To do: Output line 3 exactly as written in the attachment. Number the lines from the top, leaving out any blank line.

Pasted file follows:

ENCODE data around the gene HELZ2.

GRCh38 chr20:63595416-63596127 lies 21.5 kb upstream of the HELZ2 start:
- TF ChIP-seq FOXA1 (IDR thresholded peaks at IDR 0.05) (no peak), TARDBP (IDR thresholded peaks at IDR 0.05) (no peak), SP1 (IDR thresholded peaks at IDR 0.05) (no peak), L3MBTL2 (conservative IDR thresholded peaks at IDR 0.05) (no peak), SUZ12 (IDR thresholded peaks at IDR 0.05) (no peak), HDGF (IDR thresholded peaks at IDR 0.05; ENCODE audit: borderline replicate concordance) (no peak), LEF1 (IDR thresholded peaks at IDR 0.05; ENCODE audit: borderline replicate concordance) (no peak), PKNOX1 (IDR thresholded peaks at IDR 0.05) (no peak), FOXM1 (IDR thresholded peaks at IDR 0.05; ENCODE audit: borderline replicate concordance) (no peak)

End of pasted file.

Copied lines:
- TF ChIP-seq FOXA1 (IDR thresholded peaks at IDR 0.05) (no peak), TARDBP (IDR thresholded peaks at IDR 0.05) (no peak), SP1 (IDR thresholded peaks at IDR 0.05) (no peak), L3MBTL2 (conservative IDR thresholded peaks at IDR 0.05) (no peak), SUZ12 (IDR thresholded peaks at IDR 0.05) (no peak), HDGF (IDR thresholded peaks at IDR 0.05; ENCODE audit: borderline replicate concordance) (no peak), LEF1 (IDR thresholded peaks at IDR 0.05; ENCODE audit: borderline replicate concordance) (no peak), PKNOX1 (IDR thresholded peaks at IDR 0.05) (no peak), FOXM1 (IDR thresholded peaks at IDR 0.05; ENCODE audit: borderline replicate concordance) (no peak)